Mystery Flora: Starry Lavender-Blue Delights

Sometimes, rest areas are fruitful avenues of exploration. Take this little rest stop along the I5 near Douglas, Oregon. Lockwood and I stopped there during our May 2013 trip, and I’m pretty sure we didn’t expect to spend so much time out in the weeds. But what wonderful weeds they were! There was a little forest meadowy area filled with delights. These were among the most spectacular:

Image shows a cluster of six-petaled, purplish-blue flowers with long stamens. There's a bee at one.
Mystery flora I

They were rather tall, with slender stems, and those magnificent floral heads:

Image shows several stalks of the flower growing. They are tall, with very narrow leaves, and the flower bunches are at the top.
Mystery flora II

Some of them had tipped over and were growing parallel to the ground.

Image shows one of the flowers snaking along in a horizontal position
Mystery flora III

Go home, flower, you’re drunk.

These were simple, yet rather spectacular, blooms. I hope you’re not about to tell me they’re evil invasives. Look at how pretty they are!

Image shows two stalks of the flowers, both with clusters of blooms. Another stalk has bloomed closer to the ground between them.
Mystery flora IV

These are the kinds of flowers you’d choose if you had to create a fairy-themed garden.

Image shows a cluster of flowers in close-up.
Mystery flora V

I can imagine Titania weaving these into her hair.

Image shows another bunch, with sunlight behind them.
Mystery flora VI

They’re simply fabulous.

A single bloom and many buds. The buds are very long and very purple.
Mystery flora VII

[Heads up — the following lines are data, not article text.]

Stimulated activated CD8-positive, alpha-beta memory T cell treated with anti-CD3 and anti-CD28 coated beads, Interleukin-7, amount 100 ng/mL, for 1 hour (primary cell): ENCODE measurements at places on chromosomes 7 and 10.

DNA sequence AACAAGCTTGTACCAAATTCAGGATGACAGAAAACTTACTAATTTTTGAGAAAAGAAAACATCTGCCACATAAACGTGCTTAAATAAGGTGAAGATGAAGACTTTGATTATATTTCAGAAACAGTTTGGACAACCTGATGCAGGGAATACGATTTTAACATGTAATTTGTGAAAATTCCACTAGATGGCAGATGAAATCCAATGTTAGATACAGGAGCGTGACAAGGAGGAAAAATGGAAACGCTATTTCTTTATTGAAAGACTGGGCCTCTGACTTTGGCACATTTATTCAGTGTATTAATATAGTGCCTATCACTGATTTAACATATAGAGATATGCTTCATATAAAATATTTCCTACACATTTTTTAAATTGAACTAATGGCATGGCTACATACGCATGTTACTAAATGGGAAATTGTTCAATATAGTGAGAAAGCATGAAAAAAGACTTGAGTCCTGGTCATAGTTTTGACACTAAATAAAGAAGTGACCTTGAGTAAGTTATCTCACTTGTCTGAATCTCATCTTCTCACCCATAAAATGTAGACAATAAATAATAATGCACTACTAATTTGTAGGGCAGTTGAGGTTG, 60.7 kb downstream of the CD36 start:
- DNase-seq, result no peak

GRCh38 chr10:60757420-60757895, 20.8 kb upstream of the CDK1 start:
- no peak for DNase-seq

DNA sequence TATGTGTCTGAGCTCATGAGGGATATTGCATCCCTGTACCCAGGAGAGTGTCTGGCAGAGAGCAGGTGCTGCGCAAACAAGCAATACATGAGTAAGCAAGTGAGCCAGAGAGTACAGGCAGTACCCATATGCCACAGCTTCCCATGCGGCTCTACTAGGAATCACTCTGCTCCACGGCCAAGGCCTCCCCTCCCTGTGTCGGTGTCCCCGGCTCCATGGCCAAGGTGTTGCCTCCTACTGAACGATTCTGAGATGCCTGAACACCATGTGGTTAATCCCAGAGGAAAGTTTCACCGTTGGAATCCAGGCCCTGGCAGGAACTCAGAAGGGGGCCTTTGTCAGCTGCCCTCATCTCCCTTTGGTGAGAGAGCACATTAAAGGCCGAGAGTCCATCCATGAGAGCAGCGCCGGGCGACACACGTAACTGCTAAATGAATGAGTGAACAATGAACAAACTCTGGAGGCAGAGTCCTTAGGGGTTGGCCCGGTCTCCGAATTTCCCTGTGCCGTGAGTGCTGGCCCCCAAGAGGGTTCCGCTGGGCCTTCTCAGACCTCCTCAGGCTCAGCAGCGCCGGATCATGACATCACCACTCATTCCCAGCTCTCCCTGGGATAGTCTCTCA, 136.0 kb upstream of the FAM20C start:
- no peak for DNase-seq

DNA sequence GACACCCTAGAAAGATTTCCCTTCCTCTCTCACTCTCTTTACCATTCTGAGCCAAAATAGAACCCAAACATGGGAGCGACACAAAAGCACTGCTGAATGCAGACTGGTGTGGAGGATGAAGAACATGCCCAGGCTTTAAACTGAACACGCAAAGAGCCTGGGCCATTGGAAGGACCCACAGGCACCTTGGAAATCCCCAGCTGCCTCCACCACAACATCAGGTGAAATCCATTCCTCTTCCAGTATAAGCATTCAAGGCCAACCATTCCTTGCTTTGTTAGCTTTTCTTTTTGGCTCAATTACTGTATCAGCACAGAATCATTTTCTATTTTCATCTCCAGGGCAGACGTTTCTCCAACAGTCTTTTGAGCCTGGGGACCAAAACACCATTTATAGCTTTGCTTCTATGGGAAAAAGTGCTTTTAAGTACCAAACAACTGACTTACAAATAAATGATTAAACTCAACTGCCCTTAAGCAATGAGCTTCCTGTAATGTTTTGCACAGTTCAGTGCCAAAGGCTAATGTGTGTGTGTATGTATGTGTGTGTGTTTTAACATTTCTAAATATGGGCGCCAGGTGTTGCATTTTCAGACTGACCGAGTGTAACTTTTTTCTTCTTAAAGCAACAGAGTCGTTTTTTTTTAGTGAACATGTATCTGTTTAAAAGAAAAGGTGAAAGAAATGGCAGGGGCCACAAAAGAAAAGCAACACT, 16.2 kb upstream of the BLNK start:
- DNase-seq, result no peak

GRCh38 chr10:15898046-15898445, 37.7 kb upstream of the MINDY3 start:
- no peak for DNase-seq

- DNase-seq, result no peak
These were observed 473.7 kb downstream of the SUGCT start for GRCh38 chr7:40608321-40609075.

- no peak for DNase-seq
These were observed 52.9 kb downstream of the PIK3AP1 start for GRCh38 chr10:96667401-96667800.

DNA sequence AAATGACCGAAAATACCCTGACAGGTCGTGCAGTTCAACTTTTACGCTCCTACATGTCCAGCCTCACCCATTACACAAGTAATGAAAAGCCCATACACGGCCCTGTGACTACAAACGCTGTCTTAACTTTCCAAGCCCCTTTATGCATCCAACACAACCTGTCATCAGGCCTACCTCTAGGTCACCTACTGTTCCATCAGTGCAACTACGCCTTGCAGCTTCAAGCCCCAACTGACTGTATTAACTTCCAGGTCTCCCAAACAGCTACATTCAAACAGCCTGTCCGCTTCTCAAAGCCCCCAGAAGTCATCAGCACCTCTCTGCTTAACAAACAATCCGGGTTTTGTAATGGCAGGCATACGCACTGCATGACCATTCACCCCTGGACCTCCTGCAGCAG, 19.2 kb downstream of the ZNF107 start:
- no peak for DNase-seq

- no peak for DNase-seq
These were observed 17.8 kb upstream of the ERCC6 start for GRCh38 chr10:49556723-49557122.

Please don’t let them be evil….

A duo of blooms with many buds.
Mystery flora VIII

They’re a bit like floral fireworks, aren’t they? Even if they turn out to be horrible invasive plants, I love them deeply.

Mystery Flora: Starry Lavender-Blue Delights

8 thoughts on “Mystery Flora: Starry Lavender-Blue Delights

  1. rq

    It is! IT IS! It is a variant of hyacinth (LOVE THOSE FLOWERS), you can tell they smell delicious from all the way over here.
    Anyway, it is the common camas, also known as the wild hyacinth. And yes, it is native, even useful:

    Camassia species were an important food staple for Native Americans and settlers in parts of the American Old West. Many areas in the Northwest are named for the plant, including the city of Camas, Washington, Lacamas Creek in southern Washington,[1] the Camas Prairie in northern Idaho (and its Camas Prairie Railroad), and Camas County in southern Idaho.


  2. rq

    From the first link, this strikes me as a beautiful image:

    Lewis and Clark reported that this plant occurred in such huge quantities that the meadows resembled lakes of clear water.

    Imagine that, the entire meadow like a lake of clear water. Would love to see that!
    (What wine?)

  3. rq

    There’s a bee…? Oh! There is!
    I went with the common camas (quamash) because of the less dense flowers on the stem, but it could be leichtlinii, too. Same colour.

Comments are closed.